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Sakaushi House / Taku Sakaushi (O.F.D.A.)

Sakaushi House / Taku Sakaushi (O.F.D.A.)

© Rino Kawasaki © Rino Kawasaki © Rino Kawasaki © Rino Kawasaki + 30

  • Area Area of this architecture project Area: 93.38
  • Year Completion year of this architecture project Year: 2019
  • Photographs Photographs: Rino Kawasaki
  • Manufacturers Brands with products used in this architecture project
    Manufacturers: Autodesk, Glory, IG KOGYO, Lilycolor, Sanwa, Trimble Navigation
© Rino Kawasaki
© Rino Kawasaki

 The design of this house is based on two ideas, "Architecture should consist of flow and stagnation" and "Architecture should have Alpha Space" which is relatively public space where people in the neighborhood could drop in. Considering the legal restraints of the site, the composition of the building that can be built here is a house with three floors, including half basement, each of which is about 30m².

© Rino Kawasaki
© Rino Kawasaki

First, I thought about how to optimize this whole volume, which naturally led to a first question of where to put the "Alpha Space" mentioned above. We wanted to make Alpha Space a public area to enter with our shoes on (which is unusual in Japan). It will be inconvenient if we place it on the middle floor, so I decided to put it on the bottom floor. And the hall where we can relax should be on the top floor to enjoy plenty of sunlight, which automatically determined the location of our working spaces, my study and calligraphy room for my wife, on the middle floor. The overall composition of the building was set.

© Rino Kawasaki
© Rino Kawasaki
Plan
Plan
© Rino Kawasaki
© Rino Kawasaki

  What I thought about next was the "flow"planning for this 3-storied house. Stairway is inevitably pushed to the corner in a small house. However, "flow" is an important component of architecture and the movement (flow) of residents (my spouse and I) is a significant element that constitute this house. I came to think that the house gets energized when we move around comfortably and smoothly along the line of flow. I don’t mean we are the heroes of this house. We are one of the most important parts of this architecture. So, it will be nice if we can enjoy ourselves by strolling around inside the house, and it will be nicer if we could take a nap or a break during the stroll.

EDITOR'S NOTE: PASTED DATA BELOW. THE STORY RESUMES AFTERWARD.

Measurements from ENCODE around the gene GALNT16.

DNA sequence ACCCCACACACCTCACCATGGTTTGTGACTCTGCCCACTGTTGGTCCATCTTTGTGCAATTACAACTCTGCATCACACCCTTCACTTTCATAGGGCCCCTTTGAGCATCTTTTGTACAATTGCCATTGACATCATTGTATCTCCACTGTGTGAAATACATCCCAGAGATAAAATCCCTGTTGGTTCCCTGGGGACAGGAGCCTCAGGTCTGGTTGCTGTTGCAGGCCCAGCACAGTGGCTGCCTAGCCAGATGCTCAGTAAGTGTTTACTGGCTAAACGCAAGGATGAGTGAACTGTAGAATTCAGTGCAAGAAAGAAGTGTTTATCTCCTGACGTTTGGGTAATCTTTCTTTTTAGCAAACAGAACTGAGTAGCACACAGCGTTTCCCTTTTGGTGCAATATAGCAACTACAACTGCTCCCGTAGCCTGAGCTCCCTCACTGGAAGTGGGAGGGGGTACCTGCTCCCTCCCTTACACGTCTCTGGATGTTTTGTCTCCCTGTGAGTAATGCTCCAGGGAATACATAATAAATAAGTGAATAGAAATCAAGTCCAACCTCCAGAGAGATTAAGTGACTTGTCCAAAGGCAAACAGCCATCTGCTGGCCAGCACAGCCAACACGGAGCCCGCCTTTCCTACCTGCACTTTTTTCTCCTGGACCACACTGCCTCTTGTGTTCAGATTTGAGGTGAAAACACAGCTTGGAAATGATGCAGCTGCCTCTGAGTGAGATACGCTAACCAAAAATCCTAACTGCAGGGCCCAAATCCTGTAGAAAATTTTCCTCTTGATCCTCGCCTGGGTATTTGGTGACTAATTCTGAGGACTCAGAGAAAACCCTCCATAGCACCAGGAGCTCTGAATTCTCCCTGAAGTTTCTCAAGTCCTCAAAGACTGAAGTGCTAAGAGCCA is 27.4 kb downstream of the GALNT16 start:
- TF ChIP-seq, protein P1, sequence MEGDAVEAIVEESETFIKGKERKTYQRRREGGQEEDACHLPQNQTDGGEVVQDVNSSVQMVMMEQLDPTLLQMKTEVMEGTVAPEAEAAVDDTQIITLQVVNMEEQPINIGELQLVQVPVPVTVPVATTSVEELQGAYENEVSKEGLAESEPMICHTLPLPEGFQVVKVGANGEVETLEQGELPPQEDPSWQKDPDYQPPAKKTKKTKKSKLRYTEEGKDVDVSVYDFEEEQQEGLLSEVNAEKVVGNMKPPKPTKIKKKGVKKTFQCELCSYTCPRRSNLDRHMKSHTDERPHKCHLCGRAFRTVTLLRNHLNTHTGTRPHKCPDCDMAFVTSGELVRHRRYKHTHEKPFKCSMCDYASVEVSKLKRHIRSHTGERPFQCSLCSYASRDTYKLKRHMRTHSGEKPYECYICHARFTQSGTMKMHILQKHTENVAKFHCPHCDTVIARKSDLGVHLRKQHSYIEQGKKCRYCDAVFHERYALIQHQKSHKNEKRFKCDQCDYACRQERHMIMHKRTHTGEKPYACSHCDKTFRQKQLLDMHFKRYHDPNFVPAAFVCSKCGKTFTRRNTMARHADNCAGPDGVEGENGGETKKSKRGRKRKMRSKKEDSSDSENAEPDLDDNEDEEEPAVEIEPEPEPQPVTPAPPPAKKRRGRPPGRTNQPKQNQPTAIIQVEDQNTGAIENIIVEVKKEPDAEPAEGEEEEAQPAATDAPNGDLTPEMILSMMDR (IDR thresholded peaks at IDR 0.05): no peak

Section
Section

I wanted to create a chain of spaces where flow from moving around and the stagnation from resting or lying down coexist. Next, I wanted to embed scenery as something to enjoy while taking a walk. In fact, I’m talking about the interior, but let me use the word "scenery" because I wanted to appreciate a sense of distance implied by the word "scenery". I thought that creating a place from which I could see things in the distance inside the house would turn a simple stroll into a more dynamic experience. So I devised particular interior structure that allows our line of sight to extend as far as possible from where we would rest and lie down, providing the distant feeling .

© Rino Kawasaki
© Rino Kawasaki

Sitting on a sofa in the basement, I can see my study through a frame (hole) on a diagonal wall and my line of sight continues through to the built-in bookshelf in the back of a void. Standing on the entrance, I can look down at the basement through the stairways connecting the entrance and the basement. Sitting on the stairway leading up to my study from the entrance hall, I can see a house across the street through the entrance door. Walking halfway up the stairs to the second floor, I can look up at the plants in the veranda through the bathroom’s glass door. Just before reaching the second floor, I can look down at the bookshelf over the glass handrail. These are a few examples.

© Rino Kawasaki
© Rino Kawasaki

In all cases, views of different distance, from a close view in a frame to a medium view laid beyond the close view and to a distant view further out, make us feel a greater distance than the actual distance. The gaps between the distances in a small house help produce strong architectural expression.

© Rino Kawasaki
© Rino Kawasaki

  Architectural concepts internalized in me as "flow and stagnation" and "Alpha Space" have been matured to become the concept of “movement and scenery” and materialized as our house on this Kagurazaka building site, where residents enjoy the scenery in between their movements generated in Alpha Space.(Taku Sakaushi)

© Rino Kawasaki
© Rino Kawasaki

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Cite: "Sakaushi House / Taku Sakaushi (O.F.D.A.)" 22 Jul 2019. ArchDaily. Accessed . <https://www.archdaily.com/921022/sakaushi-house-taku-sakaushi-ofda/> ISSN 0719-8884
© Rino Kawasaki

坂牛住宅,静止的墙体与流动的空间 / 坂牛卓 (O.F.D.A.)

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